Field trip guidebook for the post-meeting field trip: The Central Appalachians
The lower Paleozoic rocks to be examined on this trip through the central Appalachians represent an extreme range of depositional environments. The lithofacies we will examine range from pelagic radiolarian chert and interbedded mudstone that originated on the deep floor of the Iapetus Ocean, through mud cracked supratidal dolomitic laminites that formed during episodes of emergence of the long-lived Laurentian carbonate platform, to meandering fluvial conglomerate and interstratified overbank mudstone packages deposited in the latest stages of infilling of the Taconic foredeep. In many ways this field trip is about contrasts. The Upper Cambrian (Furongian) and Lower Ordovician deposits of the Sauk megasequence record deposition controlled primarily by eustatic sea level sea level fluctuations that influenced deposition along the passive, southern (Appalachian) margin of the paleocontinent of Laurentia. The only tectonic influence apparent in these passive margin deposits is the expected thickening of the carbonate stack toward the platform margin as compared to the thinner (and typically shallower) facies that formed farther in toward the paleoshoreline. Carbonates overwhelmingly dominate the passive margin succession. Clastic influx was minimal and consisted largely of eastward transport of clean cratonic sands across the platform from the adjacent inner detrital belt to the west during higher order (2nd and 3rd order) regressions.
In contrast, Middle and Upper Ordovician deposits of the Tippecanoe megasequence record the strong influence of tectonics, specifically Iapetus closure. The first signal of this tectonic transformation was the arrival of arc-related ash beds that abound in the active margin carbonates. Subsequent intensification of Taconic orogenesis resulted in the foundering of the carbonate platform under the onslaught of fine siliciclastics arriving from offshore tectonic sources to the east, creating a deep marine flysch basin where graptolitic shale and sandstone turbidites accumulated. The foreland basin thus created would fill with progressively coarser and more shallow/proximal clastic facies through the Upper Ordovician, culminating in deposition of fluvial redbeds that cap the Taconic clastic wedge. Arguably the most controversial rocks within the Tippecanoe Sequence in this area are unusual, Lower Ordovician deep marine facies that are associated with the much younger flysch of the Martinsburg Formation in the Great Valley of eastern Pennsylvania. Long considered the erosional remnants of a Taconic-style thrust sheet, and referred to as the Hamburg Klippe, these deep marine deposits have recently been reinterpreted as olistostromal deposits that were introduced by gravity sliding into the flysch basin contemporaneous with Martinsburg deposition.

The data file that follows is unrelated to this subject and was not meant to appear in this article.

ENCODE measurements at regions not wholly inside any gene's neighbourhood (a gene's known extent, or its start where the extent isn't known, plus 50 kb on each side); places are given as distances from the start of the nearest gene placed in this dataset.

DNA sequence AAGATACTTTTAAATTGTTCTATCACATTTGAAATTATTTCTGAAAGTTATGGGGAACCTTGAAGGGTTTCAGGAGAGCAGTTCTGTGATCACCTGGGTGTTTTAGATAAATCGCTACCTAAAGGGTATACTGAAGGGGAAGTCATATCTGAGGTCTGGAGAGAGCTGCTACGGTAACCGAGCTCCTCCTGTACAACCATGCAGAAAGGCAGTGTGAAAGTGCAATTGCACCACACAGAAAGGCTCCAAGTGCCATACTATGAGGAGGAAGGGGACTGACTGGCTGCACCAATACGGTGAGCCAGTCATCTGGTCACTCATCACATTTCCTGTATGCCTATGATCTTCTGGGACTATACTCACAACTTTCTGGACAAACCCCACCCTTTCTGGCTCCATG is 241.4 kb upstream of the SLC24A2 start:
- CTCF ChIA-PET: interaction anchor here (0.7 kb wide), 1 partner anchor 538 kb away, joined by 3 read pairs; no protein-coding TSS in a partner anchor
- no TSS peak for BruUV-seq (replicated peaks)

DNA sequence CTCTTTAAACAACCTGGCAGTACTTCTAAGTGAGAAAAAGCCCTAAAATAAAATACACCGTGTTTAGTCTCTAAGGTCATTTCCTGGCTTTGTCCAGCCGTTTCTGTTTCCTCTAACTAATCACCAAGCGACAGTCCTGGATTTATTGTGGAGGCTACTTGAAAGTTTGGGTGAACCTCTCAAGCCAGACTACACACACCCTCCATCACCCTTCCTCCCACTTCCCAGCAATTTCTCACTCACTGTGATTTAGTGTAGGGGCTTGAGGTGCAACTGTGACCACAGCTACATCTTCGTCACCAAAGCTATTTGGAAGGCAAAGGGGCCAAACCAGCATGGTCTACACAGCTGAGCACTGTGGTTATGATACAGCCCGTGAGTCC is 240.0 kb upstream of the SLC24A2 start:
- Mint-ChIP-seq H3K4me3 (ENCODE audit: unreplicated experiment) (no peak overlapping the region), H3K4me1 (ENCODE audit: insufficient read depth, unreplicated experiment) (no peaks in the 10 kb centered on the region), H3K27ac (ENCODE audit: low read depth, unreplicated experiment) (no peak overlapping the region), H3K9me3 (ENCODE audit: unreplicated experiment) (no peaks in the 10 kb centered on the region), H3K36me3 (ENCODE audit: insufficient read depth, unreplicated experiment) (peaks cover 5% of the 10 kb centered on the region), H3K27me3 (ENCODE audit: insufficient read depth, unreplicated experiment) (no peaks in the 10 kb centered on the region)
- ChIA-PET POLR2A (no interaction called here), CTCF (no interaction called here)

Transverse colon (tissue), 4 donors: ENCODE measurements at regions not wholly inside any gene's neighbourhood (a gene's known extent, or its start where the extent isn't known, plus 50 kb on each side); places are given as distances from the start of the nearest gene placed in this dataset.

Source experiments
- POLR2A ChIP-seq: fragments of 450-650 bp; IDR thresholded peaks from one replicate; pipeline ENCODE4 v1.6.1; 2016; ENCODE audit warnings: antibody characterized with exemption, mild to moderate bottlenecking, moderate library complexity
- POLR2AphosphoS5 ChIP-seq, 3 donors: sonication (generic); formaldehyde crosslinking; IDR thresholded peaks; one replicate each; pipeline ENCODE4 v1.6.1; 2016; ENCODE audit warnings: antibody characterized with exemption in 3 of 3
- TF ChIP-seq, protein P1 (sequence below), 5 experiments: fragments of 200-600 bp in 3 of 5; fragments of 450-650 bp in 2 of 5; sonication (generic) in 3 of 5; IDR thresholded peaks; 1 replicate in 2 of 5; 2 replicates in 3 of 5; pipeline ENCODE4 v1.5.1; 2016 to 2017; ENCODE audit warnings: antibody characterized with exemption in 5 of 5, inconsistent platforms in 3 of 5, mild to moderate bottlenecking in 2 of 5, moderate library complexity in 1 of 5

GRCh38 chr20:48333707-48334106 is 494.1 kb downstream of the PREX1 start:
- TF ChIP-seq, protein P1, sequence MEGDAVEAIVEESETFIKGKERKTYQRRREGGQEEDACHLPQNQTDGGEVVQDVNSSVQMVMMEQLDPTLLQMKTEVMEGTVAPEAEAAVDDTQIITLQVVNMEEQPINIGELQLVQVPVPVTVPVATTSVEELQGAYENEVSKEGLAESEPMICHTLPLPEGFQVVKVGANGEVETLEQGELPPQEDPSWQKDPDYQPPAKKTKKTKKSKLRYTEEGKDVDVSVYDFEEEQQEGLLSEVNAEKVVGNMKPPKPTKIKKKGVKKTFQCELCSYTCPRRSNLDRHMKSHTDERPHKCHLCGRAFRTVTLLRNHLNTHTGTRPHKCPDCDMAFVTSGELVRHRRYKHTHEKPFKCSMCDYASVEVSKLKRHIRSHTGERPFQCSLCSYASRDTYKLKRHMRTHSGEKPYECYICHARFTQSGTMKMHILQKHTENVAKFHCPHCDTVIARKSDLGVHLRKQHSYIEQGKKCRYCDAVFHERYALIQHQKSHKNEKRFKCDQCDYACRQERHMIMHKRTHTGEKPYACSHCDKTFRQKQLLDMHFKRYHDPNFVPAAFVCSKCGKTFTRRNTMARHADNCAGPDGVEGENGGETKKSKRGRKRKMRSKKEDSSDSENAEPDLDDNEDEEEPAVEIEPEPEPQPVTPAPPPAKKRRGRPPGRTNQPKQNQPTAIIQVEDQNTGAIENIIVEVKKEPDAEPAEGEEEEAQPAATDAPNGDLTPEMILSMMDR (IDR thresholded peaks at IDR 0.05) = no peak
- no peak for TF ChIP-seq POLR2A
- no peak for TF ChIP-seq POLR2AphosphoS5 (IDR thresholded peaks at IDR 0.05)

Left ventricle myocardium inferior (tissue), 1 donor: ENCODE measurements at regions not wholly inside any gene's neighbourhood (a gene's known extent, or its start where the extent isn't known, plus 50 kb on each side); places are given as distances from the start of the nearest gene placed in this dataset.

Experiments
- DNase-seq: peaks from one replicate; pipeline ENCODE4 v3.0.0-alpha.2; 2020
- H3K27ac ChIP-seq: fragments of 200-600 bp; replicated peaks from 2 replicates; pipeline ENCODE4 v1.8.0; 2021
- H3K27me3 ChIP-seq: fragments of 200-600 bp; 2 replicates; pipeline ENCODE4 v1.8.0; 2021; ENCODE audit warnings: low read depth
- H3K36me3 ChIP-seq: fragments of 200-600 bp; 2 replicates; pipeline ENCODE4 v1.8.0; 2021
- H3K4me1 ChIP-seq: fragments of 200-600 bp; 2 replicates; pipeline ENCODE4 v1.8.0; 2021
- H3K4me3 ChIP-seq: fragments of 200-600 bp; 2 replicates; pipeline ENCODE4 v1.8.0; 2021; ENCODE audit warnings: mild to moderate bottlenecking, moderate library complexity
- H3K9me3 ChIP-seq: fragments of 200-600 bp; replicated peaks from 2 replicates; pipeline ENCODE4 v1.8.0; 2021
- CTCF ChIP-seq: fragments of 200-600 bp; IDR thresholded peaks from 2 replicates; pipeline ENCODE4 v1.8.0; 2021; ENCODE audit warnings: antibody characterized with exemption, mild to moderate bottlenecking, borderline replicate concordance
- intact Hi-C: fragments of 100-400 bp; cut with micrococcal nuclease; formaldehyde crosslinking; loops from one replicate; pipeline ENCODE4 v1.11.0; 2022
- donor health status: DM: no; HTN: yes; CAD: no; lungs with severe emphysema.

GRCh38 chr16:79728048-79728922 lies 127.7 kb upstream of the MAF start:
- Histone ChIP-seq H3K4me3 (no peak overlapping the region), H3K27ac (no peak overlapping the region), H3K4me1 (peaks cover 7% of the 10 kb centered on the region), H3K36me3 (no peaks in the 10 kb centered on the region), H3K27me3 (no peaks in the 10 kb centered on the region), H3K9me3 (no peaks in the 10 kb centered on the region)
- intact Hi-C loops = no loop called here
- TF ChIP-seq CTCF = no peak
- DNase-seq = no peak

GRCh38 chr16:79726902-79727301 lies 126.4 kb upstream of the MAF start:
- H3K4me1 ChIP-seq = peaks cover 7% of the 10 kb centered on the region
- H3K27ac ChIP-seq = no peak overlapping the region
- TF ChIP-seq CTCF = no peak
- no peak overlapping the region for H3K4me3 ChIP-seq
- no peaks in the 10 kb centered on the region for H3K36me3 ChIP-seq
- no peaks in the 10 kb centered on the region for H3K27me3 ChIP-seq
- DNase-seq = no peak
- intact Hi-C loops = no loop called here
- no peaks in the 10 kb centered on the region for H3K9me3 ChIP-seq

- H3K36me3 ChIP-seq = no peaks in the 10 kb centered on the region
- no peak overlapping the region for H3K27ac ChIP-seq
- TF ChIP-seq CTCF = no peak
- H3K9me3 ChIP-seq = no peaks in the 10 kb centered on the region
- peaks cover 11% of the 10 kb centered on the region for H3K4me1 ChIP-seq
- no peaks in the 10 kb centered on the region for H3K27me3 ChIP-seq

Besides their constituent lithofacies, rocks of the Sauk and Tippecanoe megasequences also present a stark contrast in faunas. Cambrian and Lower Ordovician faunas predate the Great Ordovician Biodiversification Event (GOBE), a global event that saw unprecedented diversification within many major invertebrate groups (mollusks, corals, and bryozoans to name a few) that previously were only minor components of the marine fauna. Unfortunately, the much higher diversity of Middle and Upper Ordovician faunas wrought by the GOBE is somewhat muted in this region by the stresses introduced by conversion of the Appalachian shelf into a flysch basin. Another noteworthy difference between the Cambrian and Ordovician biota related to the paleogeographic setting of the rocks to be examined on this trip derives from their evolution in the shallow marine environments of Laurentia. Several shelf-wide extinctions decimated the shallow marine faunas of the Laurentian shelf through the late Cambrian producing stage-level biostratigraphic units known as biomeres. The biomere phenomenon is discussed in this guidebook and a few stops to examine Cambrian faunas and one biomere boundary extinction are included to provide contrast with stage boundary extinctions that occurred later, in the Ordovician, that lack the defining attributes of the biomere boundary extinctions. Again, it’s all about contrast.
Additional publication details
|Publication Subtype||Journal Article|
|Title||Field trip guidebook for the post-meeting field trip: The Central Appalachians|
|Contributing office(s)||Eastern Geology and Paleoclimate Science Center|
|Other Geospatial||Central Appalachians|
|Google Analytic Metrics||Metrics page|